Central Banks Backstop Gold ETFs | ETF Trends

Gold ETFs, including the SPDR Gold MiniShares (NYSEArca: GLDM) and SPDR Gold Shares (NYSEArca: GLD), have been supported by an array of factors this year, including global central banks’ increasing affinity for bullion.

Gold ETFs are pushing to upside amid increased expectations of a U.S. rate cut, even as some investors locked in profits from bullion’s recent rally. Gold is believed by many investors to be inversely correlated with interest rates. Rising interest rates make bonds and other fixed-income investments more attractive, so money will flow into higher-yielding investments, such as bonds and money market funds, and out of gold, which offers no yield at all during times of higher interest rates, and back into gold ETFs.

“Today, central banks around the globe hold approximately 33,200t—or 17% of the world’s above-ground gold,” said Juan Carlos Artigas of the World Gold Council (WGC) in a recent note. “And that has grown steadily since 2010—hitting an annual total of 651t in 2018—the largest annual net purchases since 1967.”

Investors have looked to GLD as a quick and easy way to gain exposure to gold price movements as they hedge against market risks, help protect their purchasing power in times of inflationary pressures, or capitalize on increasing demand from the emerging markets with a growing middle-income class.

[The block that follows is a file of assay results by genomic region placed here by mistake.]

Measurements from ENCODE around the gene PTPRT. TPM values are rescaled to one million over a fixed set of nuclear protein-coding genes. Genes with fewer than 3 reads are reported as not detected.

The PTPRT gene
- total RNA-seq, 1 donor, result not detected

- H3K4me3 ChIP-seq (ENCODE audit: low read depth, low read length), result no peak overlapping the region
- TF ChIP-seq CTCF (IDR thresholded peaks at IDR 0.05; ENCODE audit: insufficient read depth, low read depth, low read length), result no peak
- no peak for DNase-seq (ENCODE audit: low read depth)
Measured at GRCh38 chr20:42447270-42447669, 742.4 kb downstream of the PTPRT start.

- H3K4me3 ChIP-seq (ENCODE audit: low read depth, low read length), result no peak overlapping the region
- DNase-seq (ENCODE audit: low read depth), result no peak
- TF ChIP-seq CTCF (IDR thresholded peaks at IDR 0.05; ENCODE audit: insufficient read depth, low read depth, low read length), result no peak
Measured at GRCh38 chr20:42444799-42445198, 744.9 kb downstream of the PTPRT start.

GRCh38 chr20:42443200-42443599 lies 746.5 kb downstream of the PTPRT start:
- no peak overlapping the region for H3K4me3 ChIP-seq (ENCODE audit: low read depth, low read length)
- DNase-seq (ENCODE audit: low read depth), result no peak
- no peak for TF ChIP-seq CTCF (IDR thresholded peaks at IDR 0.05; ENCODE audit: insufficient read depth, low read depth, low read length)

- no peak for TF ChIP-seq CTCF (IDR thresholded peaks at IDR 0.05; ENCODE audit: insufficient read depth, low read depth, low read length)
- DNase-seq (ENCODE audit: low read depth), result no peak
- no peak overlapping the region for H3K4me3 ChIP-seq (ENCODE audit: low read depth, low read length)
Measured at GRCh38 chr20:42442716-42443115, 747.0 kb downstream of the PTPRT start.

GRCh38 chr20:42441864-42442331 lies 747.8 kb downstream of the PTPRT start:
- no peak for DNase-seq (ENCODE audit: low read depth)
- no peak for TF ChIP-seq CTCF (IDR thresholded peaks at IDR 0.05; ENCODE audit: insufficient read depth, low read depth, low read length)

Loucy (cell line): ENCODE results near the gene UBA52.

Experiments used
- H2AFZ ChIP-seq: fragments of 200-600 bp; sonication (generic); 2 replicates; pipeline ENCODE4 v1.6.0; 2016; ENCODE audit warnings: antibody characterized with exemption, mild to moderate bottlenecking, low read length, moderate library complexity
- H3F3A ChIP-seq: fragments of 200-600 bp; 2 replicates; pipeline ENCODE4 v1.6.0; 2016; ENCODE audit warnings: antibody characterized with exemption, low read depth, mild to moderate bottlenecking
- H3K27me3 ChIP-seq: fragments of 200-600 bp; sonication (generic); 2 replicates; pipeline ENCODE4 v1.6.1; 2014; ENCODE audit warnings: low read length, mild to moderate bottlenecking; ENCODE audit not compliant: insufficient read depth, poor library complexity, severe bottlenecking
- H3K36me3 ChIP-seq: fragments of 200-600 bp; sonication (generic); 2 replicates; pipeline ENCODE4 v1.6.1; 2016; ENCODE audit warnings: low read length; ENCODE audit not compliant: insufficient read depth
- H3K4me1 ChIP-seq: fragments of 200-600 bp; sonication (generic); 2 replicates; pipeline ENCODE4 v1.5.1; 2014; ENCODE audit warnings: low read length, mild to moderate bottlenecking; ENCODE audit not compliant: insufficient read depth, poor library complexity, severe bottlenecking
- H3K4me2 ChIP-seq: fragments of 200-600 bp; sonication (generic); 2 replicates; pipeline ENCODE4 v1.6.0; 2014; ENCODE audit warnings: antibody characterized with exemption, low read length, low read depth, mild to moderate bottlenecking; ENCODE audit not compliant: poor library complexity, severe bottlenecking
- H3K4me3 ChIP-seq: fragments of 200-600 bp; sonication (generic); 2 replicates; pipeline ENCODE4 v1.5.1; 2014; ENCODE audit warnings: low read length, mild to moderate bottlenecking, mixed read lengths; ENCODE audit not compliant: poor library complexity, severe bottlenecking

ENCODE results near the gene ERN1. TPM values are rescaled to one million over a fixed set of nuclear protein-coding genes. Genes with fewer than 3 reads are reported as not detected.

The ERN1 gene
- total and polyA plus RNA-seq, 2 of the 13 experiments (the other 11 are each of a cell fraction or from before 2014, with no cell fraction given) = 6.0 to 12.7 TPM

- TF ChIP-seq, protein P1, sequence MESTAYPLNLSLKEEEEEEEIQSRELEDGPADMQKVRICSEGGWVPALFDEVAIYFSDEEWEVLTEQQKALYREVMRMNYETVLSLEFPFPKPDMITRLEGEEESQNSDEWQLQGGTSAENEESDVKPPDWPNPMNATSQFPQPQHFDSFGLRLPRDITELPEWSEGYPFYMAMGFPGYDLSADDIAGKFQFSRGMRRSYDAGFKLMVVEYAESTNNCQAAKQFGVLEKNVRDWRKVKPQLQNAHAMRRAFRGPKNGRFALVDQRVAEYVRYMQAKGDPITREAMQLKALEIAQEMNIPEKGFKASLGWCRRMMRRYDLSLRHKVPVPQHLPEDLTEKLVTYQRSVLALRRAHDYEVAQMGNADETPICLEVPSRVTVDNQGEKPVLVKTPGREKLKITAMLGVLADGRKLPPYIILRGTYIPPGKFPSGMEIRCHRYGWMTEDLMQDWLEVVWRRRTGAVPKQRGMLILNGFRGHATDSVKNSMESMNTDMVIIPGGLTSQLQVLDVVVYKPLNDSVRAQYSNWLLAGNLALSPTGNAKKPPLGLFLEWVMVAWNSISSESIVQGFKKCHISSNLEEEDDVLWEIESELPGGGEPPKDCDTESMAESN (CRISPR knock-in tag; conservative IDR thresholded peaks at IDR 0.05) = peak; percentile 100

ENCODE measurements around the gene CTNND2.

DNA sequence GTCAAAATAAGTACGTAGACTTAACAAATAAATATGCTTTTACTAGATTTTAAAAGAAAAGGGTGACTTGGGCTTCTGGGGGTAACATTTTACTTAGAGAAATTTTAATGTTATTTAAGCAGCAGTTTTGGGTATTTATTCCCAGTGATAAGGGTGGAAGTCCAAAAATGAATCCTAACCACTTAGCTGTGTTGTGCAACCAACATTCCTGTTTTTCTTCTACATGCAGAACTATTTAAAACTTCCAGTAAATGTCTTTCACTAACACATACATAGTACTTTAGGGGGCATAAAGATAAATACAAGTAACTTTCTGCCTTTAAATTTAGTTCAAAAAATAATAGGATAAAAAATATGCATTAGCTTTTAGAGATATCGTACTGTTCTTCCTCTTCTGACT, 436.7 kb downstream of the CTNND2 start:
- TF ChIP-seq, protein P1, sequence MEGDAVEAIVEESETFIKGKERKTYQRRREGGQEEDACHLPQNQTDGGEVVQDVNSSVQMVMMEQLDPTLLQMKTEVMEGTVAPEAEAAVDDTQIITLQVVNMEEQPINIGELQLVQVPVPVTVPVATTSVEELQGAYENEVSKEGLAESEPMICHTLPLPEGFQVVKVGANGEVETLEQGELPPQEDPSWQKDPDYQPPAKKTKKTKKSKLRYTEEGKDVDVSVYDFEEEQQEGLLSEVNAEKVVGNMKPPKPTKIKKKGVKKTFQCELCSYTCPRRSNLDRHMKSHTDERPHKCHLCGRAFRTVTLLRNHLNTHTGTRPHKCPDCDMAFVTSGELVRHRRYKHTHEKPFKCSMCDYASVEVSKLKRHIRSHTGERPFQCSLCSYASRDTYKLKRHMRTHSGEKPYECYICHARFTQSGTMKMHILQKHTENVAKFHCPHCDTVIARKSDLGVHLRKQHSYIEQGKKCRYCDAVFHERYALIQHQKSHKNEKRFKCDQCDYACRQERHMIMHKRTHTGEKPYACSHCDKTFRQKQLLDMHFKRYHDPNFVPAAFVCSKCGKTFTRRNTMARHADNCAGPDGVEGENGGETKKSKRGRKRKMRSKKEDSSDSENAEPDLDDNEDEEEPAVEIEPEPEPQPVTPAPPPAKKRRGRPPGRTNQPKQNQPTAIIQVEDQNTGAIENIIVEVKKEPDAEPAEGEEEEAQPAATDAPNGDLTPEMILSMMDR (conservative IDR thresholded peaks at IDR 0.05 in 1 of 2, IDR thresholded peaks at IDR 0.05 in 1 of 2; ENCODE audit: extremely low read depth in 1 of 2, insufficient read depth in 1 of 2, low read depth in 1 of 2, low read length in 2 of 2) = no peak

Speaking Of Central Banks

Boosting the case for gold is that the Federal Reserve recently alluded to no more rate hikes for the rest of 2019 after initially forecasting two. The capital markets initially expected rates to remain steady after the central bank spoke in more dovish tones following the fourth and final rate hike for 2018 last December.

“For two decades prior to 2010, central banks were a net source of supply for the gold market. But that changed in 2010, with central banks functioning as a net source of demand, making up 10% of annual demand on average between 2010–2017, a figure that increased to 15% in 2018,” according to Artigas.

Importantly, data suggest central banks could remain loyal buyers of bullion.

“And the decade-long buying trend appears to have some staying power, with net purchases in Q1 2019 increasing 68% over Q1 2018,” said Artigas. “Notably, the gold buying was highly concentrated among emerging market central banks, making up approximately 93% of the 145.5t purchased in Q1 2019.”

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